It goes back to the fall of the Ottoman empire. From the Brittannica on-line:
Entente proposals for the partition of Ottoman territories were formulated in a number of wartime agreements. By the Istanbul Agreements (March-April 1915) Russia was promised Istanbul and the Straits; France was to receive a sphere of influence in Syria and Cilicia . Britain had already annexed Cyprus and declared a protectorate over Egypt . By the Anglo-French Sykes-Picot Agreement (Jan. 3, 1916) the French sphere was confirmed and extended eastward to Mosul in Iraq. A British sphere of influence in Mesopotamia extended as far north as Baghdad, and Britain was given control of Haifa and `Akko and of territory linking the Mesopotamian and Haifa-`Akko spheres. Palestine was to be placed under an international regime. In compensation, the Russian gains were extended (April-May 1916) to include the Ottoman provinces of Trabzon, Erzurum, Van, and Bitlis in eastern Asia Minor. By the London Agreement (April 26, 1915) Italy was promised the Dodecanese and a possible share of Asia Minor. By the Agreement of St.-Jean-de-Maurienne (April 1917) Italy was promised a large area of southwestern Anatolia, including Izmir and an additional sphere to the north. Britain made various promises of independence to Arab leaders, notably in the Husayn-MacMahon correspondence (1915-16), and in the Balfour Declaration (Nov. 2, 1917) promised to support the establishment of a national home for the Jewish people in Palestine.--linkBetween World War I and World War II, most borders in the region were drawn by the West and Russia, and all were drawn under Western and Russian influence. Thereafter the politics of the region was shaped by the Cold War, which was plenty hot in the Middle East, and the oil industry. I don't know much of the Cold War history, but generally the West and especially the USA allied itself with Israel, Iran, Saudi Arabia, and the Gulf States, while the Soviets allied themselves with Egypt and Syria. The Iraqi and Afghan governments changed and changed again as the US and the Soviets played their global chess game. Some Middle Eastern states (notably Saudi Arabia) were able to play the two superpowers against each other, parlaying their oil into real wealth, but there never was any doubt that all successes ultimately were the result of persuading foreign powers--none of the major states in the area had power independent of the superpowers.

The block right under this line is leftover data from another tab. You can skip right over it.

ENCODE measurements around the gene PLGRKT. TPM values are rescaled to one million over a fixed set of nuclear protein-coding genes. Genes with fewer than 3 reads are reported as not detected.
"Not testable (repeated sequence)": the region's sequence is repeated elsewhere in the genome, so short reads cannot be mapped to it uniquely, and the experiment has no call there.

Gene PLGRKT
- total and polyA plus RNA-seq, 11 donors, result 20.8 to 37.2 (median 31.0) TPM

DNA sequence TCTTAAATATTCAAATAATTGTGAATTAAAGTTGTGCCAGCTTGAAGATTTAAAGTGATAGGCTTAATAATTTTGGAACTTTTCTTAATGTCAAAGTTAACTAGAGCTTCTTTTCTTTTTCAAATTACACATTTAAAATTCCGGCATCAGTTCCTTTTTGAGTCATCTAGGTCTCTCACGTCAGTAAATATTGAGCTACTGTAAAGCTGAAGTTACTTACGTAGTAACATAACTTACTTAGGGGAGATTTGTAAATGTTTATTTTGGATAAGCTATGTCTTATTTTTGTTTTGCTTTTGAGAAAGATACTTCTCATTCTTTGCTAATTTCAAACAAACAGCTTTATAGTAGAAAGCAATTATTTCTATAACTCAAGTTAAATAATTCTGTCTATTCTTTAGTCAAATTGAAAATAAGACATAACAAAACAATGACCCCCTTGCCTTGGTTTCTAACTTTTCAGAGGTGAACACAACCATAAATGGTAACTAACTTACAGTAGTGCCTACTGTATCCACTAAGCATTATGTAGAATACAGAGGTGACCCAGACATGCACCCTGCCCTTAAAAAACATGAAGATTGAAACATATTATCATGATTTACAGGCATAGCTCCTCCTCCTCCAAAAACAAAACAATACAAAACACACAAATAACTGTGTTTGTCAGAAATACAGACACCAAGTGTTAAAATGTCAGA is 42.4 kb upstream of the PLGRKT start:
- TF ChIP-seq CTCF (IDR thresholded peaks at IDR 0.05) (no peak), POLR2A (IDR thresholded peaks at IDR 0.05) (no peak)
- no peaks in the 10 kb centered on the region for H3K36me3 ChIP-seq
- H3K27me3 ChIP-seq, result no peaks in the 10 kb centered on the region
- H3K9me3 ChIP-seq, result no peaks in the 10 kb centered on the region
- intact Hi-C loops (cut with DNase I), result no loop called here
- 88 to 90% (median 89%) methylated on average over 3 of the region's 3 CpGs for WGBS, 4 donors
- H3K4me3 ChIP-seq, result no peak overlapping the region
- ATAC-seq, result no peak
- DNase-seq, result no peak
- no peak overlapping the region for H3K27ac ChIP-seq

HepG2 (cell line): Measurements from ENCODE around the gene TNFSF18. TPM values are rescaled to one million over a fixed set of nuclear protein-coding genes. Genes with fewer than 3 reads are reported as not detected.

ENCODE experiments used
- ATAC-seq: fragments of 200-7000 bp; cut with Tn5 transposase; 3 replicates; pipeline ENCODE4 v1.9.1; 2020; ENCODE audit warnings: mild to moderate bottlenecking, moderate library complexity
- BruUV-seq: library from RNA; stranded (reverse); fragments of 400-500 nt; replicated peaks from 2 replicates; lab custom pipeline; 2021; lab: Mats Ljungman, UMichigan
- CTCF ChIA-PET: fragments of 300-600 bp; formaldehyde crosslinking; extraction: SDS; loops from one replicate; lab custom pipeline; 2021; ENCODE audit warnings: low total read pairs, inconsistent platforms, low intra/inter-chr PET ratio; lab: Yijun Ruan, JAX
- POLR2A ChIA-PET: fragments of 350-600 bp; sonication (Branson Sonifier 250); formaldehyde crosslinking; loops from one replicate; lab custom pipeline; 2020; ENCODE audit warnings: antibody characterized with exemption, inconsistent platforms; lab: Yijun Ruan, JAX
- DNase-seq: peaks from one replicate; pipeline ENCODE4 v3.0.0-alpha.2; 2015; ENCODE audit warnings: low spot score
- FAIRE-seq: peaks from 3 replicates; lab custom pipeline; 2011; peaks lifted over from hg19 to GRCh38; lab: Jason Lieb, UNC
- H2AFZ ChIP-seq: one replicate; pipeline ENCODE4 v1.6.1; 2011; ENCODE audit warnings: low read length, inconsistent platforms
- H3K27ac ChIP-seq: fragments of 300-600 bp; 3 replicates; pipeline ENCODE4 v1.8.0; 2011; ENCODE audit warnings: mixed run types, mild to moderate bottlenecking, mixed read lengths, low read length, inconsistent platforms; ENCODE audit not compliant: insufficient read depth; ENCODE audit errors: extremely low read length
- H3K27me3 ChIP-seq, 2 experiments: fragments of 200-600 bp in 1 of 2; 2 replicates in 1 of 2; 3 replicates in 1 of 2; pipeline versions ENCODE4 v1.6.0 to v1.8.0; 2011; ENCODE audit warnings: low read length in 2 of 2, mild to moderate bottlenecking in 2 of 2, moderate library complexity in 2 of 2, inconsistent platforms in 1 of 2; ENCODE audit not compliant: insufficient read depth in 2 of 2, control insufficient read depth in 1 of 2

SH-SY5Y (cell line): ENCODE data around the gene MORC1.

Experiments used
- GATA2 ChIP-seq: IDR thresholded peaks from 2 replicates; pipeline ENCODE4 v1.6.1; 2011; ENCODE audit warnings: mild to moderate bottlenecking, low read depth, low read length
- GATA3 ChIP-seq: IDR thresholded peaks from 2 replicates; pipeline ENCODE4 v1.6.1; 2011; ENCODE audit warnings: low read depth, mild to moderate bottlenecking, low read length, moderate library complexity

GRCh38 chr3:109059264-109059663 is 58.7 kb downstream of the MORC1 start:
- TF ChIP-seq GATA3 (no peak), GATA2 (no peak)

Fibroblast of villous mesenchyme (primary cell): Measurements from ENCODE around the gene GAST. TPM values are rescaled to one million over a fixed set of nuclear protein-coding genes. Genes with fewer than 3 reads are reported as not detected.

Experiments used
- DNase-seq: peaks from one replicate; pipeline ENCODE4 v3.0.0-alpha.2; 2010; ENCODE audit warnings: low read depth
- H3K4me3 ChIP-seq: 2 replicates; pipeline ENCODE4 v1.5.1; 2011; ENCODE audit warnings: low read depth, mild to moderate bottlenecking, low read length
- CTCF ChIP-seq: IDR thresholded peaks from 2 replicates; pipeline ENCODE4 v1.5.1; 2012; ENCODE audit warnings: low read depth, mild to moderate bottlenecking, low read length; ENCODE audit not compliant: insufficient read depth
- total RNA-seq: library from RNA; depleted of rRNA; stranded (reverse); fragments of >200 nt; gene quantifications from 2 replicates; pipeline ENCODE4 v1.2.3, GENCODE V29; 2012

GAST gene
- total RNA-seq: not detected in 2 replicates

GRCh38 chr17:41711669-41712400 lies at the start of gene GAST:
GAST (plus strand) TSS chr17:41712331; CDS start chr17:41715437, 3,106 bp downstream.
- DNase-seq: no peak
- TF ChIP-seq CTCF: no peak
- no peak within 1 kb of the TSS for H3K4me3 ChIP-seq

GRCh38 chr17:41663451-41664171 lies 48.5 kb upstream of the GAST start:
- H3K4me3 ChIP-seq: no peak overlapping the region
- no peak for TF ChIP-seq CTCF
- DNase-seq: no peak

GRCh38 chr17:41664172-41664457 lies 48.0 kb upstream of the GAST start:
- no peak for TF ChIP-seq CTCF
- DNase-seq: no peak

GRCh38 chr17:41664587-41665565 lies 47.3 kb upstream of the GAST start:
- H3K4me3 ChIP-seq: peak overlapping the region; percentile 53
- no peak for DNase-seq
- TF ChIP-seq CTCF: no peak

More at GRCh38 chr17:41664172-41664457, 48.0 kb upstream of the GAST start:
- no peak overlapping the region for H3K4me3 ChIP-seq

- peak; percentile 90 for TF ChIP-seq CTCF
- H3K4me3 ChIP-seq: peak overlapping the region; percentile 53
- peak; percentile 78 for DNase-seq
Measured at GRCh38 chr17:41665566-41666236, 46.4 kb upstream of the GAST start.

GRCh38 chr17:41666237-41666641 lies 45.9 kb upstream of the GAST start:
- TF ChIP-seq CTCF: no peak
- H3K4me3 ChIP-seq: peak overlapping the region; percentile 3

So since the fall of the Ottoman empire to the Triple Entente (Britain, France, and Russia), Middle Eastern history has been shaped by the West, the Russians, and the Soviet Union. The Palestinians in particular were uprooted by the Israelis and ended up on the losing side of the Cold War.
It is completely consistent with this that many Middle Easterners have decided that peaceful methods will win them nothing and are willing to send young men and women to bitter deaths.
A few dates from Middle Eastern history:
- The dismemberment and colonialization of the Ottoman territories as a result of the Ottoman loss in World War I.
- Britain and France declared their intention of establishing in Syria and Iraq "national governments drawing their authority from the initiative and free choice of the native populations."
- Faysal elected king of Syria. Expelled by the French, who set up a mandate, promising to grant independence. This was not done and there were multiple revolutions in the interwar period, all put down by the French.
- The Turks, led by Mustafa Kemal (later Kemal Ataturk) successfully rebel, founding modern Turkey.
- Last opponents of Ibn Sa'ud captured by British and returned to Sa'ud.
- Modern kingdom of Saudi Arabia founded.
- Arabian Standard Oil Company (US owned) begins shipping oil from Saudi Arabia
- Vichy government takes control of Syria.
- British, British Commonwealth, and French resistance successfully invade Syria. French promise Syrian independence again.
- Arabian Standard Oil Company renamed Aramco. Many US employees arrive.
- French refuse to leave Syria, bombard Damascus. British intervene.
- After a UN agreement, the British and the French leave Syria. Kuwait Oil Company (British and US ownership) begins production.